Illegal Immigrant/Immigration News Roundup — July 13, 2010

Posted on July 13, 2010

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A sampling of news stories and commentary related to illegal immigrants and illegal immigration:

  • It seems Boston is now suffering from “boycotter’s regret'” over Arizona’s new anti-illegal immigration law, SB-1070.  Post at Hot Air.
  • Also at Hot Air: As opposed to most of those living in his state, Harry Reid (up for reelection in November) supports the federal lawsuit against SB-1070.  Assuming he wants to win reelection, Harry is either really heartfelt in his convictions, or really sure he’s going to win reelection, to go out and blatantly oppose the views of most of the voters in Nevada.
  • A list of alleged illegal immigrants in Utah was sent to a number of media outlets and law enforcement agencies with an anonymous letter demanding that those listed be deported immediately.  Governor Gary Herbert has asked state agencies to investigate.
  • Maricopa County’s Sheriff Joe Arpaio was in Kansas City at a political event for Kris Kobach when the event had a bomb scare.  Kobach helped in writing the Arizona anti-illegal immigration law, SB-1070, which goes into effect on July 29.  Luckily all was okay, but you can understand the anxiety given all the overdriven hype over Arizona’s new law.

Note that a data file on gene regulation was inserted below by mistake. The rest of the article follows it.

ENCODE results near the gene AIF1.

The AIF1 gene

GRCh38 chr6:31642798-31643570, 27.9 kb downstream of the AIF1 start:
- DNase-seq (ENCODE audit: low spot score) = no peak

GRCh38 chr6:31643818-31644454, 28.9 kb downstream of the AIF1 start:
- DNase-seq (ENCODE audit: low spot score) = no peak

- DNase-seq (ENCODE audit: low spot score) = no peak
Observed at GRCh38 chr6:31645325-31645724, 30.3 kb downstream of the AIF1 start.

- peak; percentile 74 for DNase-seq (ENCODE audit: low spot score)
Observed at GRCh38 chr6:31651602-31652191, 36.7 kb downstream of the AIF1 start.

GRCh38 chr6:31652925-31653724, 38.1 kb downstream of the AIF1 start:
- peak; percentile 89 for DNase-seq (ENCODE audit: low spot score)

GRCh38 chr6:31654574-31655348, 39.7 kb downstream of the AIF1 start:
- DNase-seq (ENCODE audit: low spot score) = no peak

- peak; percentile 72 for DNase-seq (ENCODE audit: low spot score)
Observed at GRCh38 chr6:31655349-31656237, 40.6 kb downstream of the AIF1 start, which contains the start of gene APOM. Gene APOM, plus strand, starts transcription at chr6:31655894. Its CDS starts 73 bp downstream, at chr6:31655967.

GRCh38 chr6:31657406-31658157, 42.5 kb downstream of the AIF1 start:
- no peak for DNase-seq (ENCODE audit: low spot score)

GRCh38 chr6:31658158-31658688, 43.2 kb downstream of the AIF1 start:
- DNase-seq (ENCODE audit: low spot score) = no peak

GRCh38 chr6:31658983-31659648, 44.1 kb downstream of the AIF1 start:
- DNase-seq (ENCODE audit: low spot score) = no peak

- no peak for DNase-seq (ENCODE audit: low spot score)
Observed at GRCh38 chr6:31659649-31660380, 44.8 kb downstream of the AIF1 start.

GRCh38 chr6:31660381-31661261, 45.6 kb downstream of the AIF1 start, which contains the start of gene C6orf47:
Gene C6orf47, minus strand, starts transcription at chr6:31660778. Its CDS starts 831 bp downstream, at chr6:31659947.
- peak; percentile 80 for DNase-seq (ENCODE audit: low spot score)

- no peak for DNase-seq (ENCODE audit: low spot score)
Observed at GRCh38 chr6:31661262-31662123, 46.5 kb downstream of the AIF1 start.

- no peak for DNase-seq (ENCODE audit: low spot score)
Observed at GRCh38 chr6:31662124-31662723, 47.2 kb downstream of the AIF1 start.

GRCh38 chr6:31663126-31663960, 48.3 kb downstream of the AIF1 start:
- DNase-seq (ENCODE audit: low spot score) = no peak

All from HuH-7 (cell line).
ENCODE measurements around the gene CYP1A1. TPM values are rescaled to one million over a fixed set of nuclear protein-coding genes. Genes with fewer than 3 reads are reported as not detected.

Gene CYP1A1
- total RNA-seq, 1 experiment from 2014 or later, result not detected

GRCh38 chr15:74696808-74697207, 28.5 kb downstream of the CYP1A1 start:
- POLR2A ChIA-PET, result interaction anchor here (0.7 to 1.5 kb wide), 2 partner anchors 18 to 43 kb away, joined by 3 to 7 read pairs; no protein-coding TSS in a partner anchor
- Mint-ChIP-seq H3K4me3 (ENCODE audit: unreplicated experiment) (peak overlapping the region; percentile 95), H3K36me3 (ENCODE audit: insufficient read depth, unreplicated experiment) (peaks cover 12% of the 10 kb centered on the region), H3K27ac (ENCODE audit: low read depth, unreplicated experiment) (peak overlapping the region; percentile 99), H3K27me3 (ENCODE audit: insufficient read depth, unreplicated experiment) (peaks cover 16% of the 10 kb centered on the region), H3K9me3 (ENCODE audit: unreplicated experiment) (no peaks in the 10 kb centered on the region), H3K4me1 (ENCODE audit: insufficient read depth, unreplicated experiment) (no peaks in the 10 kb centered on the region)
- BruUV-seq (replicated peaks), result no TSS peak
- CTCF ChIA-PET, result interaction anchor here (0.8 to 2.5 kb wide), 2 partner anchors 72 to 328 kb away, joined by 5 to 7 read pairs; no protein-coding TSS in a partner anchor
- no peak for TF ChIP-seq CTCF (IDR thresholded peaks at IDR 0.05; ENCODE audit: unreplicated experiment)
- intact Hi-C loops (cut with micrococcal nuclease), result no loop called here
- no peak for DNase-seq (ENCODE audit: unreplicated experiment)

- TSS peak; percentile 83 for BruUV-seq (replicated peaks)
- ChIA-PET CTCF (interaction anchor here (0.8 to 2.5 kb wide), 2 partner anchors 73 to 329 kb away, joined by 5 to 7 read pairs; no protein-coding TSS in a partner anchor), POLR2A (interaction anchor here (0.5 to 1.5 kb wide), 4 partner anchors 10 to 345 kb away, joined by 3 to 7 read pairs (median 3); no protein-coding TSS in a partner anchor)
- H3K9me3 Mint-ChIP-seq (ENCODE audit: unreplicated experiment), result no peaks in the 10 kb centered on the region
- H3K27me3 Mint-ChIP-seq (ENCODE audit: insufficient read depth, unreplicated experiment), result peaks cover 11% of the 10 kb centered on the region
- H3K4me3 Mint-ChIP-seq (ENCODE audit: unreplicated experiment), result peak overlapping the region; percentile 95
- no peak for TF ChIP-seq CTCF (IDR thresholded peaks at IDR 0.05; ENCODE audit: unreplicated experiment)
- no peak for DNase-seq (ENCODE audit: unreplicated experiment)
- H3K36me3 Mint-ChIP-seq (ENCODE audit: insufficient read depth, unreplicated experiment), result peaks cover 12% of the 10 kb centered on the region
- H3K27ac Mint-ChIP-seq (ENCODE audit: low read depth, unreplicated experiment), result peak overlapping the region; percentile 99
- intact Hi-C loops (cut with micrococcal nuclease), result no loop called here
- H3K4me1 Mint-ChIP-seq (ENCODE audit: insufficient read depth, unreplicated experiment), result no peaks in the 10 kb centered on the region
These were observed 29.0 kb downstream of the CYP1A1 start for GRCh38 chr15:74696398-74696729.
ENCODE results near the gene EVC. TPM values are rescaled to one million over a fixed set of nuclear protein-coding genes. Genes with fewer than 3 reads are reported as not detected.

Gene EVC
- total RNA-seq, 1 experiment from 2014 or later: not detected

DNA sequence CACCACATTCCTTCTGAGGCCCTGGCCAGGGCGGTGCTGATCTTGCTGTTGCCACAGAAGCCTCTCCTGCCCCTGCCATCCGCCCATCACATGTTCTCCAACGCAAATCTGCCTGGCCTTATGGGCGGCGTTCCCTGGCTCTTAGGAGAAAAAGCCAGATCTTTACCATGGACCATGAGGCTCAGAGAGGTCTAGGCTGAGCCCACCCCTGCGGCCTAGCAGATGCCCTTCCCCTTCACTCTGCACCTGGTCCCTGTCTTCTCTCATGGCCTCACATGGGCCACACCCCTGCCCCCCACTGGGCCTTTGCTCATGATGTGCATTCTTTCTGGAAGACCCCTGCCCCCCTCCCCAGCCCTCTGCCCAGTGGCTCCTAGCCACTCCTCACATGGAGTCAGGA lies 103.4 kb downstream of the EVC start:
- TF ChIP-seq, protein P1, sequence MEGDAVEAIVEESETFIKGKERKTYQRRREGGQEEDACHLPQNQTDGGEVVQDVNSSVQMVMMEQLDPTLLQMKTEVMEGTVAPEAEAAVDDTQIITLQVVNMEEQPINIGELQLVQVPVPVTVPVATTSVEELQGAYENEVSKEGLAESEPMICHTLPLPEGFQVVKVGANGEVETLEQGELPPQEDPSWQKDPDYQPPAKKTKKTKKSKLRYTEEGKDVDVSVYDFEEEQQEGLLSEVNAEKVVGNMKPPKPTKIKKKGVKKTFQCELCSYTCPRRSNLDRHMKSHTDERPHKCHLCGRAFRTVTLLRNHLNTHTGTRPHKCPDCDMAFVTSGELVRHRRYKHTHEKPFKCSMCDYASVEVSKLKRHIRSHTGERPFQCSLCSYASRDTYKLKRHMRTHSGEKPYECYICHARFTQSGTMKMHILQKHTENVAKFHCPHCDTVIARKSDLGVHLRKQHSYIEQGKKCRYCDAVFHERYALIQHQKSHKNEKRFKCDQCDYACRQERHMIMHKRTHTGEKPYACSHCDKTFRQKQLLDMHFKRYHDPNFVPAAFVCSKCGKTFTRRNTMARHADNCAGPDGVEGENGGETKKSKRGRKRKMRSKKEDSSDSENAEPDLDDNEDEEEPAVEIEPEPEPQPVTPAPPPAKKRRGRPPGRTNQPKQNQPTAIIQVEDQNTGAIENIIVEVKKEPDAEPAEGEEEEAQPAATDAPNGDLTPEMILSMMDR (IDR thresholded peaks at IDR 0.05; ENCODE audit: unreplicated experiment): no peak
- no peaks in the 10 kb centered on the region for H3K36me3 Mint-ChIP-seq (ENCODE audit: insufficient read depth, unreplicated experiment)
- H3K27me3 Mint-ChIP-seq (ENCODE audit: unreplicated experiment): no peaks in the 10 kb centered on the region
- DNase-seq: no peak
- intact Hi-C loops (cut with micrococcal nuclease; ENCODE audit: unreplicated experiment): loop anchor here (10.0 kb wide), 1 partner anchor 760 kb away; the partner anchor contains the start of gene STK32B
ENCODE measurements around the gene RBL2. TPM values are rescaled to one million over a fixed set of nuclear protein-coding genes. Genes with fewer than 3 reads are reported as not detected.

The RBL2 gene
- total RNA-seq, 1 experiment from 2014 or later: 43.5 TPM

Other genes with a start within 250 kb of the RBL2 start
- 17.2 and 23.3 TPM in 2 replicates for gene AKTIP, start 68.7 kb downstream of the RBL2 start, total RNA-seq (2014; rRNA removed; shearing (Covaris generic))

• Carly Fiorina, who is running against Barbara Boxer for the senate seat Boxer currently holds, asks why the Department of Justice isn’t filing suit against sanctuary cities like San Francisco.  Seems like a good question since the Obama administration is suing Arizona because of preemption.  Isn’t refusing to report any illegal immigrant preempting the federal immigration policy as well?
  • Michigan’s Attorney General is planning to file a brief in support of Arizona’s SB-1070 law and would like other states’ Attorney Generals to do the same.
  • Border Patrol seized over $800,000 worth of marijuana from a vehicle that had entered the country illegally on Saturday morning.
  • The Immigration and Customs Enforcement (ICE) director says he doesn’t think other states should follow Arizona’s lead when it comes to passing their own immigration laws.  “I don’t think that 50 different immigration enforcement laws is the answer to our immigration troubles,” said John Morton.